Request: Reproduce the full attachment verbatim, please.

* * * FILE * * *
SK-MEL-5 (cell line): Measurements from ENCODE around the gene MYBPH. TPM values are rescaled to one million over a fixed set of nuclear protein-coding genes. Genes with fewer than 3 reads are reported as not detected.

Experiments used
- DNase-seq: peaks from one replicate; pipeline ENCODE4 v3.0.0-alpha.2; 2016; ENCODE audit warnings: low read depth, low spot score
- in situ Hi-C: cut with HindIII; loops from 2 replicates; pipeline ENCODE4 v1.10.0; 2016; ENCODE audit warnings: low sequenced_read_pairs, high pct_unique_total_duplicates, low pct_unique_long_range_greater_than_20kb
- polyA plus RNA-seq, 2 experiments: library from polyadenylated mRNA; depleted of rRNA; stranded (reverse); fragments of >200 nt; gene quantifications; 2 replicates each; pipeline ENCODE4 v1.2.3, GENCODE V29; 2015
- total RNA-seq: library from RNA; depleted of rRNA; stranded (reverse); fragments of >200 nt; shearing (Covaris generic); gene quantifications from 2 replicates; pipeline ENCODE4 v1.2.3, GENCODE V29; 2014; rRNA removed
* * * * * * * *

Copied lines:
SK-MEL-5 (cell line): Measurements from ENCODE around the gene MYBPH. TPM values are rescaled to one million over a fixed set of nuclear protein-coding genes. Genes with fewer than 3 reads are reported as not detected.

Experiments used
- DNase-seq: peaks from one replicate; pipeline ENCODE4 v3.0.0-alpha.2; 2016; ENCODE audit warnings: low read depth, low spot score
- in situ Hi-C: cut with HindIII; loops from 2 replicates; pipeline ENCODE4 v1.10.0; 2016; ENCODE audit warnings: low sequenced_read_pairs, high pct_unique_total_duplicates, low pct_unique_long_range_greater_than_20kb
- polyA plus RNA-seq, 2 experiments: library from polyadenylated mRNA; depleted of rRNA; stranded (reverse); fragments of >200 nt; gene quantifications; 2 replicates each; pipeline ENCODE4 v1.2.3, GENCODE V29; 2015
- total RNA-seq: library from RNA; depleted of rRNA; stranded (reverse); fragments of >200 nt; shearing (Covaris generic); gene quantifications from 2 replicates; pipeline ENCODE4 v1.2.3, GENCODE V29; 2014; rRNA removed